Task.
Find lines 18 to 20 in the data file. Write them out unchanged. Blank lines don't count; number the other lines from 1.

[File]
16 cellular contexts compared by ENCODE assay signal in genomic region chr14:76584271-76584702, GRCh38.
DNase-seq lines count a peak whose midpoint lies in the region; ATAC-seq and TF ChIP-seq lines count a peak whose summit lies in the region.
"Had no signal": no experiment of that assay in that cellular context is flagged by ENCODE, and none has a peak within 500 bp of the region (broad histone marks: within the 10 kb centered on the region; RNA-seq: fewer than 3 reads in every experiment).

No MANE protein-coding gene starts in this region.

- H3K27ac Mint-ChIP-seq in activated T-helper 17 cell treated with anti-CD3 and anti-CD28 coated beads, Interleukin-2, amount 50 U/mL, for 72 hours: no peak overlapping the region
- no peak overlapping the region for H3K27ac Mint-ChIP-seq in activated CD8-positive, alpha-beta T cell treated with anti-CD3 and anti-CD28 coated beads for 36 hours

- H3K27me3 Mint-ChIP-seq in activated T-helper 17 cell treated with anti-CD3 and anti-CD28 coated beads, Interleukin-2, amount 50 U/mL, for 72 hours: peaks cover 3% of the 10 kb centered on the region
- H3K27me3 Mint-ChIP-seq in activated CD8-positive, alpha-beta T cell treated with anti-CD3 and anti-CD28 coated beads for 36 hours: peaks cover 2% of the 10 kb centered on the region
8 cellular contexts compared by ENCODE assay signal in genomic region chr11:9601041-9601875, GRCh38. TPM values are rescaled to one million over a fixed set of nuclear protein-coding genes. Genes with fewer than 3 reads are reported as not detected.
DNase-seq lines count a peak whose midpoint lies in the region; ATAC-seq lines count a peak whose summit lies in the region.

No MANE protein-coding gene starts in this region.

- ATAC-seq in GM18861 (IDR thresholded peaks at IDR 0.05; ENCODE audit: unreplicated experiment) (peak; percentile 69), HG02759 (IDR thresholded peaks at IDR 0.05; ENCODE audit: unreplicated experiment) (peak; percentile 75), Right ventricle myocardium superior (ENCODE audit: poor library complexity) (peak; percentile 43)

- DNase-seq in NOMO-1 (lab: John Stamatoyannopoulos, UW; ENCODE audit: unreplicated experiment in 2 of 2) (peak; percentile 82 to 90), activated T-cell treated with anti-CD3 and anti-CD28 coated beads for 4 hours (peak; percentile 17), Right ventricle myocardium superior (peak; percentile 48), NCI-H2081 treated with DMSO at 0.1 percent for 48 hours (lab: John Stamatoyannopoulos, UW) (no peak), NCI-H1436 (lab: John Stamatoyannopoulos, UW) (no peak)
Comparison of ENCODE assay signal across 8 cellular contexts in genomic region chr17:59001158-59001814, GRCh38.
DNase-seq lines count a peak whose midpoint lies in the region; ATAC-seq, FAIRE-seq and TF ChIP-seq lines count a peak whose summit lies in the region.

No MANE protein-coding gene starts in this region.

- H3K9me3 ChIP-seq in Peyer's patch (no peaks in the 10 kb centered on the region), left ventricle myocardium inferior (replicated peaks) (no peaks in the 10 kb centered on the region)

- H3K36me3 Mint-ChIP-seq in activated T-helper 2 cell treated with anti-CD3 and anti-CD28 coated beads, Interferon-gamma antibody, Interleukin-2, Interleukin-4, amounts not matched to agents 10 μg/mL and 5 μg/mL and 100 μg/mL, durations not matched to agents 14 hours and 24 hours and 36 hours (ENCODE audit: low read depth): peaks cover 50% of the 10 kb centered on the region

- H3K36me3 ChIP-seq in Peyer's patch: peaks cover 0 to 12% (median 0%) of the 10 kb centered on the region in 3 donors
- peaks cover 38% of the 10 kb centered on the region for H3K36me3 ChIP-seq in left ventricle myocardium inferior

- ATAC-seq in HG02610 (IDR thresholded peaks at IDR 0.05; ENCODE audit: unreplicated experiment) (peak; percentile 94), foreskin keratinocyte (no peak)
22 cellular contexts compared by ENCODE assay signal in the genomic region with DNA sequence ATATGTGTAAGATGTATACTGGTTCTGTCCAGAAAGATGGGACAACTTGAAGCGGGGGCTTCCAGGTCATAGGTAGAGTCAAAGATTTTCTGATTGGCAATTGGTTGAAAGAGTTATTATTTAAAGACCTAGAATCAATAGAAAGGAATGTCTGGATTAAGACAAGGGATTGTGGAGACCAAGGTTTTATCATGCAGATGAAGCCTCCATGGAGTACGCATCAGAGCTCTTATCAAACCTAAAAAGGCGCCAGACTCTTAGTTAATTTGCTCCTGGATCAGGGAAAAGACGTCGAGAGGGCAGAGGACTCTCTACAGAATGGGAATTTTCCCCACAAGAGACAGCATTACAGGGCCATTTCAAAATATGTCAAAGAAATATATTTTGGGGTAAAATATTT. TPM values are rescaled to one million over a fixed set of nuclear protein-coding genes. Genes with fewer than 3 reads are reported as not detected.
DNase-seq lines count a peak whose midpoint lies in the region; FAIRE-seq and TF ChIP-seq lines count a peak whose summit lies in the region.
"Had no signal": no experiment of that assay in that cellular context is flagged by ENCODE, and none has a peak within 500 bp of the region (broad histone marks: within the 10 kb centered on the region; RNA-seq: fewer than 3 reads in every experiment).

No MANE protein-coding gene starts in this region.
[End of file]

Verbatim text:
- H3K36me3 Mint-ChIP-seq in activated T-helper 2 cell treated with anti-CD3 and anti-CD28 coated beads, Interferon-gamma antibody, Interleukin-2, Interleukin-4, amounts not matched to agents 10 μg/mL and 5 μg/mL and 100 μg/mL, durations not matched to agents 14 hours and 24 hours and 36 hours (ENCODE audit: low read depth): peaks cover 50% of the 10 kb centered on the region

- H3K36me3 ChIP-seq in Peyer's patch: peaks cover 0 to 12% (median 0%) of the 10 kb centered on the region in 3 donors
- peaks cover 38% of the 10 kb centered on the region for H3K36me3 ChIP-seq in left ventricle myocardium inferior